China 'Will Never Allow' Military Intervention Over Taiwan: Beijing

China has said it "will never allow" any country to intervene militarily in a Taiwan Strait conflict, one day after Japan's deputy prime minister posited a collective defense of the self-ruled island by Japanese and U.S. forces.

Zhao Lijian, a spokesperson for the Chinese Foreign Ministry, called recent remarks by senior Japanese official Taro Aso "extremely wrong and dangerous," saying they "undermine the political foundation of China-Japan relations."

Aso, who is Prime Minister Yoshihide Suga's deputy as well as the country's finance minister, told a political fundraiser in Tokyo on Monday that a Chinese invasion of Taiwan could be seen as an "existential threat" to Japan and its outlying islands.

"If a major incident occurs in Taiwan, it's not at all unusual to consider it an existential threat [to Japan]," Tokyo's Jiji Press quoted him as saying. "In such a case, Japan and the United States will have to work together to defend Taiwan."

Zhao said China "deplores and firmly opposes" Aso's remarks, and had filed a diplomatic complaint with Japan. It was China's third such protest in the space of four weeks, following separate incidents in June involving Suga and Japanese Deputy Defense Minister Yasuhide Nakayama—both over Taiwan.

At the daily press briefing in Beijing on Tuesday, Zhao referenced Japanese militarism in World War II and suggested recent remarks out of Tokyo were a callback to that era, saying the country had not "learned lessons from history."

He also channeled Beijing's defiant recent pronouncements and dismissed the possibility of military assistance by countries allied with Taiwan.

"China today is no longer the China of that era," Zhao said, apparently referring to the Japanese invasion of Manchuria in 1931 and the subsequent outbreak of the Second Sino-Japanese War in 1937.

During its conflict with the Empire of Japan, China was known as the Republic of China. The modern state, the People's Republic of China, was not established until after the war, in 1949, the same year the Chinese Civil War ended and the ROC government moved its capital to Taipei.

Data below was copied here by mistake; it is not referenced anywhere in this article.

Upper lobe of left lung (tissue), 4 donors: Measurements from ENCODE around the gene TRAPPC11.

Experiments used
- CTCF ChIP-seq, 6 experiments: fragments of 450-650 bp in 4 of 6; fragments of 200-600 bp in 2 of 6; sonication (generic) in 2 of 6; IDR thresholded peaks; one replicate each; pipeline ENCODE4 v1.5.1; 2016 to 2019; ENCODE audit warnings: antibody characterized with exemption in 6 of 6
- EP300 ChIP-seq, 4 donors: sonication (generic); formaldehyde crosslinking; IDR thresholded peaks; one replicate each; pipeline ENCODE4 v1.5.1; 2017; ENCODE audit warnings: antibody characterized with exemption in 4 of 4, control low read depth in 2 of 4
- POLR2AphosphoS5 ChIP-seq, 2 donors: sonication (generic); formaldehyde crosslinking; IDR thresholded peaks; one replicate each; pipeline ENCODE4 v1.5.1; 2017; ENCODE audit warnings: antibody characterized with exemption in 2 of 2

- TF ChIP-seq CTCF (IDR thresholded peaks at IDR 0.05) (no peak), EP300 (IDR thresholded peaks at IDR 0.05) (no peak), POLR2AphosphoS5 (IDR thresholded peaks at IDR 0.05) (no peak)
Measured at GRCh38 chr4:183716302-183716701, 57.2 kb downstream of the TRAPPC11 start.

"We will never allow anyone to intervene in the Taiwan question in any way," Zhao declared.

"No one should underestimate the great resolve, strong will and extraordinary capability of the Chinese people to defend their national sovereignty and territorial integrity," he added, echoing the exact words uttered by Chinese President Xi Jinping on July 1, when the Communist Party of China marked its 100th anniversary.

Asked about his fundraiser remarks, Aso told reporters Tuesday that Japan was "closely monitoring the situation" in the Taiwan Strait.

A member of Japan's National Security Council, Aso had said Tokyo "could exercise its right to collective self-defense in limited ways."

He warned that, after a Chinese invasion of Taiwan, "Okinawa may be next."

Chinese Military Does Fly-By Amid CCP Celebrations
Helicopters belonging to China's People's Liberation Army Air Force fly in formation during a parade to celebrate the 100th anniversary of the Chinese Communist Party on July 1, 2021, in Beijing, China. Getty Images

Despite much discussion in the recent decade surrounding Japan's move toward rearming, its pacifist constitution has no provisions to initiative a military conflict.

However, a 2015 reinterpretation of the post-war constitution led by former Prime Minister Shinzo Aze allowed for Japan to exercise "collective self-defense" in a contingency involving Japan or its treaty ally, the U.S.

Critics of the government have pointed to the Japanese public's aversion to conflict, but recent assistance given to Taiwan—in particular the donation of nearly 2.5 million COVID-19 vaccine doses—have been well received in the country, according to local reports.

In a July 1 report, the Financial Times revealed Japan and the U.S. had begun conducting war games in preparation for a Taiwan Strait conflict between China and Taiwan.

Analysts say Tokyo perceives a real threat to its outlying territories, such as the island of Yonaguni and the Senkaku islet chain, which are east and northeast of Taiwan, respectively.

As China and Taiwan both claim the Senkakus, some predict a likely attempt by Beijing to occupy the inhabited islands during an attack on Taiwan.